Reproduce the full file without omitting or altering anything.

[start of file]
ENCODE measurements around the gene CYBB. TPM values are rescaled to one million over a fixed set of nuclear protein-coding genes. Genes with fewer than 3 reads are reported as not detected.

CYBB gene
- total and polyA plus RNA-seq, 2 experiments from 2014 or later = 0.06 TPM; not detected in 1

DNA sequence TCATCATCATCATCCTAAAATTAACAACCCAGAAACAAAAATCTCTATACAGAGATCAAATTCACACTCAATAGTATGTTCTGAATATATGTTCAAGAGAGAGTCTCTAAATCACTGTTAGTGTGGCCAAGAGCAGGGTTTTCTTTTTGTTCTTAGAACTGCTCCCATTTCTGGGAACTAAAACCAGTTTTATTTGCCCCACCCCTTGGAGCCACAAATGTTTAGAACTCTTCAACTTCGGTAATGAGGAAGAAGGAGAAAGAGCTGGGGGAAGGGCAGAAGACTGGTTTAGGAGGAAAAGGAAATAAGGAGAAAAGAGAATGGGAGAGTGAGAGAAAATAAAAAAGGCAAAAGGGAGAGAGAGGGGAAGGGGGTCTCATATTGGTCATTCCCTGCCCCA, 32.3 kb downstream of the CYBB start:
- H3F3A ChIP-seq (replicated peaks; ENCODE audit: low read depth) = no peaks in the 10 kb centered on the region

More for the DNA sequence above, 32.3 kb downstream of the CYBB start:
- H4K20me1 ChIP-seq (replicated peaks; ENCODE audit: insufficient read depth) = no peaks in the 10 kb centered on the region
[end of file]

ENCODE measurements around the gene CYBB. TPM values are rescaled to one million over a fixed set of nuclear protein-coding genes. Genes with fewer than 3 reads are reported as not detected.

CYBB gene
- total and polyA plus RNA-seq, 2 experiments from 2014 or later = 0.06 TPM; not detected in 1

DNA sequence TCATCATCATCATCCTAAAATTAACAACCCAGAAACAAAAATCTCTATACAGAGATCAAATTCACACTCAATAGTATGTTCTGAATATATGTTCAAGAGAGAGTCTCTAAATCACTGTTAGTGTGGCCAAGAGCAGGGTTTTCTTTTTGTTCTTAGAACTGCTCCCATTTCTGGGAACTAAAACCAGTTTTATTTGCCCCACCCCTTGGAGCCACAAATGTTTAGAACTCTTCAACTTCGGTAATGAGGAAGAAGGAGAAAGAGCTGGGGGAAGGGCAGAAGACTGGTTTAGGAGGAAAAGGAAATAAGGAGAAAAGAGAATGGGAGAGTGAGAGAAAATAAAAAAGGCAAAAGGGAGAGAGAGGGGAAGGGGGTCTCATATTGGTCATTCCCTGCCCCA, 32.3 kb downstream of the CYBB start:
- H3F3A ChIP-seq (replicated peaks; ENCODE audit: low read depth) = no peaks in the 10 kb centered on the region

More for the DNA sequence above, 32.3 kb downstream of the CYBB start:
- H4K20me1 ChIP-seq (replicated peaks; ENCODE audit: insufficient read depth) = no peaks in the 10 kb centered on the region